BETTER financial incentives for organic conversion would increase organic production and help boost the image of UK meat and milk.
SAC agronomist David Younie told the British Grassland Societys winter meeting at Great Malvern, Worcs, that organic production was a long-established and successful form of farm assurance.
"Carefully devised protocols are backed by a strong image that the consumer associates with wholesomeness. This is exactly what we are trying to achieve with the many farm assurance schemes currently evolving," he said.
But despite a market growing at 50% a year and forecast value of £30bn by the year 2005, only 0.2% of agricultural land in the UK was devoted to organic production compared with 10% in some other EU countries, he said.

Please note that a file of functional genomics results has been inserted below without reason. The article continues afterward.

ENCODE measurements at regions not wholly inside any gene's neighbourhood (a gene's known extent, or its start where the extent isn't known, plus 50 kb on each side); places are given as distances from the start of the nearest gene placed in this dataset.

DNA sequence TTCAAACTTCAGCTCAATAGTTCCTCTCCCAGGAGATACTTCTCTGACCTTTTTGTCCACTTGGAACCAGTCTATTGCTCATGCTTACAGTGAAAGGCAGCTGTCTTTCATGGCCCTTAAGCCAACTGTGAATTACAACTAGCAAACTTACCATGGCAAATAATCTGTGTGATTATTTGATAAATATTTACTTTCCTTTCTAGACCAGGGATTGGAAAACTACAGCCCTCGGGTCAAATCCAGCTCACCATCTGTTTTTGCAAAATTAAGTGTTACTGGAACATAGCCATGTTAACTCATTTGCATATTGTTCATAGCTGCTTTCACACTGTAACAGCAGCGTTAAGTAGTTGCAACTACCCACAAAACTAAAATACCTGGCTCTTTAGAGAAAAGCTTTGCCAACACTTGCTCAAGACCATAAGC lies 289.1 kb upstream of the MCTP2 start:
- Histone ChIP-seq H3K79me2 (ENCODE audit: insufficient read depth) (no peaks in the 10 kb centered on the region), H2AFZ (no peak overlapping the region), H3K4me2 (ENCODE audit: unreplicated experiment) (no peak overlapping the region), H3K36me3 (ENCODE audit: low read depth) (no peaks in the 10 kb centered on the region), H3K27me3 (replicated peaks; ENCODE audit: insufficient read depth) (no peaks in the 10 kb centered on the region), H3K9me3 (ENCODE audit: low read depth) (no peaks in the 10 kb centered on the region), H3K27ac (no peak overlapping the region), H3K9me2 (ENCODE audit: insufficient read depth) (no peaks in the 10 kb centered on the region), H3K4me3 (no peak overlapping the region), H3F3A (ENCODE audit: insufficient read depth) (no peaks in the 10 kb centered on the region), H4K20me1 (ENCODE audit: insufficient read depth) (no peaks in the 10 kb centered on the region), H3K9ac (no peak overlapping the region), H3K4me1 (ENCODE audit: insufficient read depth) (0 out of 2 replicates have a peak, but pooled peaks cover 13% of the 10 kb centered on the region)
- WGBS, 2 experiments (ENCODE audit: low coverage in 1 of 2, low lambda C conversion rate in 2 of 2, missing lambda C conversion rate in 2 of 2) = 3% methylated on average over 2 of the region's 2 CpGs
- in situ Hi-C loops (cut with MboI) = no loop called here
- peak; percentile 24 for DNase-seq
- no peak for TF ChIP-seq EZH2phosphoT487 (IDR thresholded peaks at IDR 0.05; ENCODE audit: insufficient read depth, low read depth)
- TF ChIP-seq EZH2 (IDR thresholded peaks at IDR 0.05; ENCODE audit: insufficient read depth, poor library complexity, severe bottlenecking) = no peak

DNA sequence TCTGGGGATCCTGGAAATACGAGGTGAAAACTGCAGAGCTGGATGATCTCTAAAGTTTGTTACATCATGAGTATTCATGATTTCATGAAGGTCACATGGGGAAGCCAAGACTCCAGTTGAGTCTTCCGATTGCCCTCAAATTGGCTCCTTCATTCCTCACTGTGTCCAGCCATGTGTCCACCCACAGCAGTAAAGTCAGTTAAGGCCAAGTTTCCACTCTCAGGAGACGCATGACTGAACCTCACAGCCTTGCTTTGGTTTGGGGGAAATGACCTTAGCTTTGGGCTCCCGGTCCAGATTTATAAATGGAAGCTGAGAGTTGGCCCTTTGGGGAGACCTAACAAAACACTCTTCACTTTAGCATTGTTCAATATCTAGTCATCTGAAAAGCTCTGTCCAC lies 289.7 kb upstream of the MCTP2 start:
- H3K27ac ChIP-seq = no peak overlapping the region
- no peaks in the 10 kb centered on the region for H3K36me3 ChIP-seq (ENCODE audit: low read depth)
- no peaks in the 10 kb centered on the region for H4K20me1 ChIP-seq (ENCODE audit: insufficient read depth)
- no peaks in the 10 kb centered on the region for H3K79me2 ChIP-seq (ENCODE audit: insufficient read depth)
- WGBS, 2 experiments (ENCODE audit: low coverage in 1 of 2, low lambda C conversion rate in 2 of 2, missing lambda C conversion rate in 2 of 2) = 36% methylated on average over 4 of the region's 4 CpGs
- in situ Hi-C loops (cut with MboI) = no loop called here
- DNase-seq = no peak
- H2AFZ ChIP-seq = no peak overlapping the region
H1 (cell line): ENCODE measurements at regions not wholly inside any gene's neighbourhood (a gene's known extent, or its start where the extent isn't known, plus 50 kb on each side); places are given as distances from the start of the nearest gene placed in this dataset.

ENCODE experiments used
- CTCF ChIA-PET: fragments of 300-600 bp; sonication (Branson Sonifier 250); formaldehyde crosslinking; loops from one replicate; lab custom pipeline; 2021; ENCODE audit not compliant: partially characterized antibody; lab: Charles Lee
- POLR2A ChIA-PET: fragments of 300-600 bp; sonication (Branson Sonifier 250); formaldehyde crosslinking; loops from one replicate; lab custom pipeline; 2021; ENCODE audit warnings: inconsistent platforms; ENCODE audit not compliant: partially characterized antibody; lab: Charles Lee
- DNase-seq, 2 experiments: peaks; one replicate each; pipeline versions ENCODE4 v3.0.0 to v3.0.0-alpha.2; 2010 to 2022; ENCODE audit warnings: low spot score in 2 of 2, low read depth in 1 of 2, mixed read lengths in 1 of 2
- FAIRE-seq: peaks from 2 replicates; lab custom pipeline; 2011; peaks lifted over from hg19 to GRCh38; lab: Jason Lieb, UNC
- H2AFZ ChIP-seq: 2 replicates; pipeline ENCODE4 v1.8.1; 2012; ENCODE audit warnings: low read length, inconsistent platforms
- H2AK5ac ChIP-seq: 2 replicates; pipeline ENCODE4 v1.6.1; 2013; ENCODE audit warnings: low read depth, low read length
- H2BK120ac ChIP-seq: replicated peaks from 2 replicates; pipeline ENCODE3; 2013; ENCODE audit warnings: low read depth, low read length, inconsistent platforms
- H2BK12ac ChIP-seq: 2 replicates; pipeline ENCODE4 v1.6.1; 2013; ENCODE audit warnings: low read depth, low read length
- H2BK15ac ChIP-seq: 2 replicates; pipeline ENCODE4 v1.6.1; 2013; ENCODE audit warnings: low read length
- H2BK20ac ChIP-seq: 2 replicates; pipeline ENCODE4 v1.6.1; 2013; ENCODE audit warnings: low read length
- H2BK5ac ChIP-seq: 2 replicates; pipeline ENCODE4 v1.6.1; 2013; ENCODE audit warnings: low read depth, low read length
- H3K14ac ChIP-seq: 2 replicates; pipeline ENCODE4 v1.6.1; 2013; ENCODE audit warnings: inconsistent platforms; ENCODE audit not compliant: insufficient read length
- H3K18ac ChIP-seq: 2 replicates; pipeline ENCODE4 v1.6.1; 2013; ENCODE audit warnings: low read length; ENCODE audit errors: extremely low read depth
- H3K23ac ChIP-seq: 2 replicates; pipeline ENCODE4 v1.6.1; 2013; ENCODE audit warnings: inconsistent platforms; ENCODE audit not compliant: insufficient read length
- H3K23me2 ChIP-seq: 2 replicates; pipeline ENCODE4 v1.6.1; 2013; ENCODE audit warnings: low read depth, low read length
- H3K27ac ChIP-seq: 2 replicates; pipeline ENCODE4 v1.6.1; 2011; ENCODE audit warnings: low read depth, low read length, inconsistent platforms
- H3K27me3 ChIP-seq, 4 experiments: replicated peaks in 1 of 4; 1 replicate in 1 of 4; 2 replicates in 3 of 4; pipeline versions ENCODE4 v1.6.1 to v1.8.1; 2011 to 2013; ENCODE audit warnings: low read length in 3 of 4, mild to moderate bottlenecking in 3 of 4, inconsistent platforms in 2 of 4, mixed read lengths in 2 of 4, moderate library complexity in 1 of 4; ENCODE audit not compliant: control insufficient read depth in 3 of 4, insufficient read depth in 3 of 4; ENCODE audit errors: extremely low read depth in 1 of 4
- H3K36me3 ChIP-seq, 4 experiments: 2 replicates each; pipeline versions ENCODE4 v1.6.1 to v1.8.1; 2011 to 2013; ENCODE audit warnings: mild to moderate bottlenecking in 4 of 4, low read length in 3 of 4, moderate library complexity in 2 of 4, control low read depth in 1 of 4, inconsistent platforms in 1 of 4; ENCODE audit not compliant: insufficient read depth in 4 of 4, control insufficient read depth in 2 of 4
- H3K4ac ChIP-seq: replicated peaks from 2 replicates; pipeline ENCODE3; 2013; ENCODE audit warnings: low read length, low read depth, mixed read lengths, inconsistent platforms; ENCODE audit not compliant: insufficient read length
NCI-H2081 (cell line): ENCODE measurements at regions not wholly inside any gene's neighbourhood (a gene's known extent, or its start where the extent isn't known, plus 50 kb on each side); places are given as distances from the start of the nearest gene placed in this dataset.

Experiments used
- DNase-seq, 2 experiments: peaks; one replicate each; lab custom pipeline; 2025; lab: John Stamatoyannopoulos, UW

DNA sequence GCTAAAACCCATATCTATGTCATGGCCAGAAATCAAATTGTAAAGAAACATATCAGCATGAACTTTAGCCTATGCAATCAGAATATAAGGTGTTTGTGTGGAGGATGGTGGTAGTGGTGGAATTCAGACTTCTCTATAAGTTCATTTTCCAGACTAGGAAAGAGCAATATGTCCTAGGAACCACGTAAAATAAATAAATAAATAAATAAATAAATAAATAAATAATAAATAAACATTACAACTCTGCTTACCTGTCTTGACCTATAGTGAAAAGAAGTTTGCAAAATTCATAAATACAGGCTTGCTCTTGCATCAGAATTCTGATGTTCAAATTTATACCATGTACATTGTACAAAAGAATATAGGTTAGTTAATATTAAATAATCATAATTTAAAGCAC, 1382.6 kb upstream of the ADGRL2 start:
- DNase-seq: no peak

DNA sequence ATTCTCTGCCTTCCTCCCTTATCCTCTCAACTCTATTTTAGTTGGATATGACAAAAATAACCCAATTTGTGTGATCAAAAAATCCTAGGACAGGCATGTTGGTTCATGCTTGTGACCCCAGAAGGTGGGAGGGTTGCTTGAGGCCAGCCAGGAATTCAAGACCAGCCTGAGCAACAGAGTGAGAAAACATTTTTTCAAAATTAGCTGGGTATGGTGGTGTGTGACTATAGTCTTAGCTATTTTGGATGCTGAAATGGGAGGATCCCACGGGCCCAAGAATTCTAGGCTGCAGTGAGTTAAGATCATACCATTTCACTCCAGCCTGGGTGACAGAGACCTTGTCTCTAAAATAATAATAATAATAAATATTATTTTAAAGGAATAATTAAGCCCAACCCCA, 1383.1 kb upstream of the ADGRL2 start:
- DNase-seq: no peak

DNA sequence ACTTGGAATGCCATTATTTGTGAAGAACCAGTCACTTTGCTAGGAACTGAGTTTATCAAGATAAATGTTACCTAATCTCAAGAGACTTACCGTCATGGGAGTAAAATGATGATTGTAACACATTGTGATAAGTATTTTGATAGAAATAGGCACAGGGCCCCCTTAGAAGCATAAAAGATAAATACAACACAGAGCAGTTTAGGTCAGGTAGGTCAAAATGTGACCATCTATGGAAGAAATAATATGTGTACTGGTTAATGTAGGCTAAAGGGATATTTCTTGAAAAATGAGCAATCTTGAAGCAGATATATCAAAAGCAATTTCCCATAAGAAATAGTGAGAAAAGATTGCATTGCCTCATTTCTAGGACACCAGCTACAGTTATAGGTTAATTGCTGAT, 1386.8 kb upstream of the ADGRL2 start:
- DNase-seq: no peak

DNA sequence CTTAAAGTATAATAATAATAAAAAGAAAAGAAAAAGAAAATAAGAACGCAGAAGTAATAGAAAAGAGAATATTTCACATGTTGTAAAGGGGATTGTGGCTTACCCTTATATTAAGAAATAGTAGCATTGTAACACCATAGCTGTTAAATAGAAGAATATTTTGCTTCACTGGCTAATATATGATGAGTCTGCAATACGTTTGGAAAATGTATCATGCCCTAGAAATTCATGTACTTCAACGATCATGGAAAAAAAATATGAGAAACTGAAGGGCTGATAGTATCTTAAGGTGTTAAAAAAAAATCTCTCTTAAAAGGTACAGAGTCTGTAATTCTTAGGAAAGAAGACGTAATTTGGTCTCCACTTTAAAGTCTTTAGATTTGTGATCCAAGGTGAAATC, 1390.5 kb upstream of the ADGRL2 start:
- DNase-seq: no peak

"This is because financial incentives for organic conversion in the UK lag behind those paid to producers on the Continent.
"British farmers are offered 82 ecu/ha to convert, whereas in Austria grassland conversion payments are 225 ecu/ha."
He suggested that since 1987 these higher incentives had encouraged a 12-fold increase in organic holdings on the Continent – from 7000 to 80,000 – and a 17-fold increase in land under organic production.
"These Continental producers are targeting the UK market, 70% of which is supplied by imports.
"Clearly there is an opportunity for UK producers to expand their market share and gain valuable premia available," he said.
Financial incentives for organic production in the UKlag behind those paid to producers on the Continent – David Younie.
• Milk: 7-9p/litre premium.
• Beef: £2.65/kg deadweight.
• Finished lamb: O-grade £2.45/kg dw; U-grade carcass £2.70/kg dw.